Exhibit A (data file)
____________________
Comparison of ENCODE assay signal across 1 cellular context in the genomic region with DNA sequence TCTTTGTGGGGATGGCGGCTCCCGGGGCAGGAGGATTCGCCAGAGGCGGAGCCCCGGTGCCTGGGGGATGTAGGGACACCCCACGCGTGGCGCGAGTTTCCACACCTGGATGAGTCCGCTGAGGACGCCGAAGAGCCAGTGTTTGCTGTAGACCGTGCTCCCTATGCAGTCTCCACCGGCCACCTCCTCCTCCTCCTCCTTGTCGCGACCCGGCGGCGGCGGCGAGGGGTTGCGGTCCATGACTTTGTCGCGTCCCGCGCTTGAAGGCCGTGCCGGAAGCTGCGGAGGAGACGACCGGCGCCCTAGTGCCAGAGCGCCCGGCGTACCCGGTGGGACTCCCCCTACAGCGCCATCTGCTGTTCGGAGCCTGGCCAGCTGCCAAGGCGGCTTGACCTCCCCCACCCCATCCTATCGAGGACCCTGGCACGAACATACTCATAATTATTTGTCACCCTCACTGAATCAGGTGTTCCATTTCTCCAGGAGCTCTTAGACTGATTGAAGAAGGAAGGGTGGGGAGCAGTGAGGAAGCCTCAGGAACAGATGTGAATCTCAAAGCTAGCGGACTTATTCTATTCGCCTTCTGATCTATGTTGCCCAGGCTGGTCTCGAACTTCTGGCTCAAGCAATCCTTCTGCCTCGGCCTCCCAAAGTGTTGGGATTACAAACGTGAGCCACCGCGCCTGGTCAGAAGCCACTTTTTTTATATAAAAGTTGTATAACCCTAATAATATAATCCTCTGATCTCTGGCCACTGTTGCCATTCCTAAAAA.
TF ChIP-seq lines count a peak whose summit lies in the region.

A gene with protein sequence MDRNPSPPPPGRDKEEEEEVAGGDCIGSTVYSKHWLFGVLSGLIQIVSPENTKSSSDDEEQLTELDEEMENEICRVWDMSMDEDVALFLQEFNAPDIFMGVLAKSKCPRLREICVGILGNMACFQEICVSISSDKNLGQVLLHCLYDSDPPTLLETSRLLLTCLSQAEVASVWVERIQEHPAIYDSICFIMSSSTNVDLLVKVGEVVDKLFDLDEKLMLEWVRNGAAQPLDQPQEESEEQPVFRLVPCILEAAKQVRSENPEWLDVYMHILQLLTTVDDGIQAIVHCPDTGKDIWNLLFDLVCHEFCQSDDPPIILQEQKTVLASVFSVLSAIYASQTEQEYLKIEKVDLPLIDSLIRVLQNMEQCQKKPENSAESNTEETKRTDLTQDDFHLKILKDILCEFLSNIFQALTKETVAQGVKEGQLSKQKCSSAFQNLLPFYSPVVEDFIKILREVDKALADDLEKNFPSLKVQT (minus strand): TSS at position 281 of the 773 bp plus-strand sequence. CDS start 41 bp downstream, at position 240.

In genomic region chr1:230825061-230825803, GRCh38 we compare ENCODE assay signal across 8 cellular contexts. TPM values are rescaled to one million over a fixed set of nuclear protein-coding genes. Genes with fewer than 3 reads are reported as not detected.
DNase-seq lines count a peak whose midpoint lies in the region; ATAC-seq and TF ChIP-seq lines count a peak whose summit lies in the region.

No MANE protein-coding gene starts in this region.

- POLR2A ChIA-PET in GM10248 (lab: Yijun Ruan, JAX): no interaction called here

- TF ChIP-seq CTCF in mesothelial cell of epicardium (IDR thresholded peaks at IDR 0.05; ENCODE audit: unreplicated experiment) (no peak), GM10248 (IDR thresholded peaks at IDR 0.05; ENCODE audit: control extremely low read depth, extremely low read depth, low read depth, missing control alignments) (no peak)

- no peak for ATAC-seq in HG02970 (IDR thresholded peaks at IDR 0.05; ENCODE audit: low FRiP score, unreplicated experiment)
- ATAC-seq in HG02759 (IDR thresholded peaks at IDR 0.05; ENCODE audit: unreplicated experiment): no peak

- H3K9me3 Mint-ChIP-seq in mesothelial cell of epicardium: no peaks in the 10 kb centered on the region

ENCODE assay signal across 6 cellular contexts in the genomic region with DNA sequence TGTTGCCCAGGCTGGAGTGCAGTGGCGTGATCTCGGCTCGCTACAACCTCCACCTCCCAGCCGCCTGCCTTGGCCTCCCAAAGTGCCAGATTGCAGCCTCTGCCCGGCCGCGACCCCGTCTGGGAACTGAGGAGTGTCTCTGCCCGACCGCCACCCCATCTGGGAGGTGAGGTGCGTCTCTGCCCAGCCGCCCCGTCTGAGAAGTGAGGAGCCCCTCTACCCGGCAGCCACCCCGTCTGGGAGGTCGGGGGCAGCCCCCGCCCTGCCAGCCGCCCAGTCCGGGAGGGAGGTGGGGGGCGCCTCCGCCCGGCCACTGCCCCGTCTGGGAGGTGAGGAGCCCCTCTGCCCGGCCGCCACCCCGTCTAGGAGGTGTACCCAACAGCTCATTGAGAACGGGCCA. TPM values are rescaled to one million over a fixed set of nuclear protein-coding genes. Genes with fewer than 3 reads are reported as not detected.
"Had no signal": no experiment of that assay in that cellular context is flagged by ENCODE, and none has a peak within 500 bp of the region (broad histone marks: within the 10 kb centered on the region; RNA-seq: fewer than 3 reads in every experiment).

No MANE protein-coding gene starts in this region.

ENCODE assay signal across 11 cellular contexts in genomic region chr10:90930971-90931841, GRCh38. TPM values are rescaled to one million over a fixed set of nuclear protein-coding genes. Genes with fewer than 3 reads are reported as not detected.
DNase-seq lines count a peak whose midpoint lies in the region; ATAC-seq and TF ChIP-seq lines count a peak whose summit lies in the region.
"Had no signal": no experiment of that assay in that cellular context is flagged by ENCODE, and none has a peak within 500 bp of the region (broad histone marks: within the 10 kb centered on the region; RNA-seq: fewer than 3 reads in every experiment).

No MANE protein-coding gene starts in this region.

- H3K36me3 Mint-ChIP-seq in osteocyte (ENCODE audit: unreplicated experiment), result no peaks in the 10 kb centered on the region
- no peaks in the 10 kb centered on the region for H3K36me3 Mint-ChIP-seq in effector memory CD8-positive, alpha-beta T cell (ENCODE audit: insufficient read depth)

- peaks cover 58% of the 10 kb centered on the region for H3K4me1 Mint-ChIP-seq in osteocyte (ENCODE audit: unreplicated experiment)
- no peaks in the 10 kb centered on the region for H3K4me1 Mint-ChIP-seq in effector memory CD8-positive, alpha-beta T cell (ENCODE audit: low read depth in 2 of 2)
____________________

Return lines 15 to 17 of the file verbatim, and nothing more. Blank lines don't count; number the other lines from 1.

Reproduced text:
ENCODE assay signal across 11 cellular contexts in genomic region chr10:90930971-90931841, GRCh38. TPM values are rescaled to one million over a fixed set of nuclear protein-coding genes. Genes with fewer than 3 reads are reported as not detected.
DNase-seq lines count a peak whose midpoint lies in the region; ATAC-seq and TF ChIP-seq lines count a peak whose summit lies in the region.
"Had no signal": no experiment of that assay in that cellular context is flagged by ENCODE, and none has a peak within 500 bp of the region (broad histone marks: within the 10 kb centered on the region; RNA-seq: fewer than 3 reads in every experiment).